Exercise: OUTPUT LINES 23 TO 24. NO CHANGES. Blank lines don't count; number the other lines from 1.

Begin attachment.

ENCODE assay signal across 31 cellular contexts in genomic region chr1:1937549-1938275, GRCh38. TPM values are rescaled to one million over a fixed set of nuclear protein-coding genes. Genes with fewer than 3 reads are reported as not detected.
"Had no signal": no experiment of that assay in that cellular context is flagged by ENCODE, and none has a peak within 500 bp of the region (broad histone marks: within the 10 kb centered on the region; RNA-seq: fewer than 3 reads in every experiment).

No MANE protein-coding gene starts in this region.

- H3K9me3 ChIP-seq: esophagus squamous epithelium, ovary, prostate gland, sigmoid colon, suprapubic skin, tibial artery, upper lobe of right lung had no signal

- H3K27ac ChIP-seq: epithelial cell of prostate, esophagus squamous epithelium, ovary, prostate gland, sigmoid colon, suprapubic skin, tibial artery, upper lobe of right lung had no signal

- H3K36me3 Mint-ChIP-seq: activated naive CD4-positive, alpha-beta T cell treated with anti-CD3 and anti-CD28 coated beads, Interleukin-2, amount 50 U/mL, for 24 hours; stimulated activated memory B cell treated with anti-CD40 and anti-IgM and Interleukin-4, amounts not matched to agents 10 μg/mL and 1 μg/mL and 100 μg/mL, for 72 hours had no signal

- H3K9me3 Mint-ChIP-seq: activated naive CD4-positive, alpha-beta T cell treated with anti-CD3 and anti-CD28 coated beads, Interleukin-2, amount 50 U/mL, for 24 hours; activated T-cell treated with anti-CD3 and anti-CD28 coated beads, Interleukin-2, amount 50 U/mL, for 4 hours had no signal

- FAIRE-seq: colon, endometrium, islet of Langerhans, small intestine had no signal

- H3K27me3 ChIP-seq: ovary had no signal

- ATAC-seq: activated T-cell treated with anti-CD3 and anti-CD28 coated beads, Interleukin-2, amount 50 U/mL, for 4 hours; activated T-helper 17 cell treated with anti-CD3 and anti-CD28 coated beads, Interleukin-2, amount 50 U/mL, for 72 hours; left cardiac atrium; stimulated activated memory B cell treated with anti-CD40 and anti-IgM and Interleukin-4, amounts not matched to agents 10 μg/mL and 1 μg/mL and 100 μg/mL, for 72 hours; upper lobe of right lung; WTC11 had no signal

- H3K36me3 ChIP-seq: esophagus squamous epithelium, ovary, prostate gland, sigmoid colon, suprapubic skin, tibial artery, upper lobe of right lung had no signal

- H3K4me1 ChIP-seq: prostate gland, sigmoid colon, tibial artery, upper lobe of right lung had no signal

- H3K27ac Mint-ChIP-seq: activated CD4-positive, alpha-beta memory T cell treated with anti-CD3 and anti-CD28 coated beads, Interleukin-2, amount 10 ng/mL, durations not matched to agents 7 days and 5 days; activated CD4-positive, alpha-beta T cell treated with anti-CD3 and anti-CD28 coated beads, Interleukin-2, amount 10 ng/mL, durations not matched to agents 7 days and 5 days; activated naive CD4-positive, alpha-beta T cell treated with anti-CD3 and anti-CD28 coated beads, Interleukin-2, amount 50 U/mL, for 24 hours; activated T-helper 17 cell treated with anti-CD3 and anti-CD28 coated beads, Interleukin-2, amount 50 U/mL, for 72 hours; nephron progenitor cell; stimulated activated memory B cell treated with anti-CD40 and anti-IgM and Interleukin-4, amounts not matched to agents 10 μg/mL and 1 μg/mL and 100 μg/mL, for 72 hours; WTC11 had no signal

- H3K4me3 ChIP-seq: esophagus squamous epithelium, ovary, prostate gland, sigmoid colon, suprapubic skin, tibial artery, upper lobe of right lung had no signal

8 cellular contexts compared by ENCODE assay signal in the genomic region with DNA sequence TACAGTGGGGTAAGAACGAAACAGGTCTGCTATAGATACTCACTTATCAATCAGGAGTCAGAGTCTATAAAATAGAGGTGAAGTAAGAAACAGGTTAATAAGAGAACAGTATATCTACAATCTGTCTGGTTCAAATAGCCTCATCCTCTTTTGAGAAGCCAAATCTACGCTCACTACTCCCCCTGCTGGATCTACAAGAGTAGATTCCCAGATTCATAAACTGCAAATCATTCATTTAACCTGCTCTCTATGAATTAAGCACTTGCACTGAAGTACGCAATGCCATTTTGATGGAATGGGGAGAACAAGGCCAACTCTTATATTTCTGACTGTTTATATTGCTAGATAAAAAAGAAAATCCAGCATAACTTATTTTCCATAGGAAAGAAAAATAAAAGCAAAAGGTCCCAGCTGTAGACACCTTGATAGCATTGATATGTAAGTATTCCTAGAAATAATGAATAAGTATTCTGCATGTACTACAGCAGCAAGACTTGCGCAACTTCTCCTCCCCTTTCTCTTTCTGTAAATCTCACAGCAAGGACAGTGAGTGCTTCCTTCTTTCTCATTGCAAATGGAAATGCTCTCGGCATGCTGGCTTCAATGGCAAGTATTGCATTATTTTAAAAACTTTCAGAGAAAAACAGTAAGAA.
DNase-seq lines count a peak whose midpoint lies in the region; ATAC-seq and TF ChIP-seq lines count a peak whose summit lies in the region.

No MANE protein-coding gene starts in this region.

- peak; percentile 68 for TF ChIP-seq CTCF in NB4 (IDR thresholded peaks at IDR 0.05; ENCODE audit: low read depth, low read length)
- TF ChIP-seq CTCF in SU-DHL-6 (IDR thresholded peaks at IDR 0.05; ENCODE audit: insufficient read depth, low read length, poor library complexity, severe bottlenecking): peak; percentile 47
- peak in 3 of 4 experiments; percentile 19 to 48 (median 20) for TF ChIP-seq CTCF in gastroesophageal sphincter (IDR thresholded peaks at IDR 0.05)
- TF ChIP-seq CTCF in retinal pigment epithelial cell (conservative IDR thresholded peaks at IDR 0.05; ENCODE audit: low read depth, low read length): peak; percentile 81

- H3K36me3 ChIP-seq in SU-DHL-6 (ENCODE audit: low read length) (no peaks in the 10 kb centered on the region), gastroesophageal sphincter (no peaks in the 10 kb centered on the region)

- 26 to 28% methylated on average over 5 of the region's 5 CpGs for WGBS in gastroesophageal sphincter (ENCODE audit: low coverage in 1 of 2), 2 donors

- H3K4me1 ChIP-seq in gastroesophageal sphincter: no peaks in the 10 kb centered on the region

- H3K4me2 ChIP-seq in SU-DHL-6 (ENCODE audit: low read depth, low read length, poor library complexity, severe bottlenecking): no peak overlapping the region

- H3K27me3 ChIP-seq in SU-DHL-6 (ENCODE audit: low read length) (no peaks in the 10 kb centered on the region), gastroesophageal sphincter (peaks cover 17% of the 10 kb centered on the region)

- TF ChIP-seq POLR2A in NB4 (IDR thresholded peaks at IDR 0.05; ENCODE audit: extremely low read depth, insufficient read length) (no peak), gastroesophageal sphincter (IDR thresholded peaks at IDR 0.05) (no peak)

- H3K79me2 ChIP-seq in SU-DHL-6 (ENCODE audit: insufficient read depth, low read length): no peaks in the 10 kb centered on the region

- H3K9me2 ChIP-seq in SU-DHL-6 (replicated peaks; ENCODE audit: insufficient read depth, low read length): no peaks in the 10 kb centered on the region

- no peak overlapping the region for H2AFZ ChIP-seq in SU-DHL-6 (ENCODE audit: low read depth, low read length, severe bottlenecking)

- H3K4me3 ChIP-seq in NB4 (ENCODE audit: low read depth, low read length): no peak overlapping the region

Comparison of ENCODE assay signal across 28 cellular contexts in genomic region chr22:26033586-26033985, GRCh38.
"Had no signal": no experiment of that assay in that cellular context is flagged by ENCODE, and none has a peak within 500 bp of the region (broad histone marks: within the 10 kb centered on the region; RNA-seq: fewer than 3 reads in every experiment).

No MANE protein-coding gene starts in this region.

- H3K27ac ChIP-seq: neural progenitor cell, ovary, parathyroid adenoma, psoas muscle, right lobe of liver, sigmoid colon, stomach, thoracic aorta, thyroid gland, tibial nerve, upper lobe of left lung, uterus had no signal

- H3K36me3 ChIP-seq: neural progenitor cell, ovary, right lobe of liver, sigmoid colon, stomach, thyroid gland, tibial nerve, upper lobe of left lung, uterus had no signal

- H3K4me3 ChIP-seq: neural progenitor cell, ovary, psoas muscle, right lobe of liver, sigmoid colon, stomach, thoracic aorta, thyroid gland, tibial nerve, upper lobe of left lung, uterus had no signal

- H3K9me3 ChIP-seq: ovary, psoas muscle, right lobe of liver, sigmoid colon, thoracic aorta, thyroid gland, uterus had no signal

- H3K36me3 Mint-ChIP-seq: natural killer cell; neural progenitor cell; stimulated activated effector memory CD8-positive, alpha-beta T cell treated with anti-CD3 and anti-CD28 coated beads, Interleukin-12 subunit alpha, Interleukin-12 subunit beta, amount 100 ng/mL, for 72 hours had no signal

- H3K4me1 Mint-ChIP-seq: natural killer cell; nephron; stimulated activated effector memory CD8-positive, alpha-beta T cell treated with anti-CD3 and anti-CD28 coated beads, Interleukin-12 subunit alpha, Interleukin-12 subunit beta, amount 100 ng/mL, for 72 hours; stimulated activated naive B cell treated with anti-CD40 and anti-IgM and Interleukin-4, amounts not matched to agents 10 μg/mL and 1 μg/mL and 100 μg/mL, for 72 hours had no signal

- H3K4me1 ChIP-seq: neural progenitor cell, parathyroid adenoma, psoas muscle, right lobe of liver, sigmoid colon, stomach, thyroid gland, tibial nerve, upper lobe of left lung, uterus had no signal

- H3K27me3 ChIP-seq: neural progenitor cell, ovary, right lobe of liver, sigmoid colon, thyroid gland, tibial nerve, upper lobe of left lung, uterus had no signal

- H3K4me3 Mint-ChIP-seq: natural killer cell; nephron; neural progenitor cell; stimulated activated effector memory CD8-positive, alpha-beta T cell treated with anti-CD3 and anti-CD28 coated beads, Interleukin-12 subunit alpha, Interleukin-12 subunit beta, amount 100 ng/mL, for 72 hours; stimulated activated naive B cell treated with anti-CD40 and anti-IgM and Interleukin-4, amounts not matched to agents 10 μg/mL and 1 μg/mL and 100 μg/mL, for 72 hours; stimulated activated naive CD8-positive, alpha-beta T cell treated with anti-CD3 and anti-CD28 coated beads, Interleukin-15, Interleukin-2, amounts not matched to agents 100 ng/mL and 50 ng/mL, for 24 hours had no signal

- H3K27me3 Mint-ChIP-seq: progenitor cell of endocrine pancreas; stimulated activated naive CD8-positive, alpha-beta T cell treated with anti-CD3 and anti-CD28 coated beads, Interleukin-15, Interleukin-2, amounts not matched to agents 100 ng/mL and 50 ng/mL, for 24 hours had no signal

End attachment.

- 26 to 28% methylated on average over 5 of the region's 5 CpGs for WGBS in gastroesophageal sphincter (ENCODE audit: low coverage in 1 of 2), 2 donors

- H3K4me1 ChIP-seq in gastroesophageal sphincter: no peaks in the 10 kb centered on the region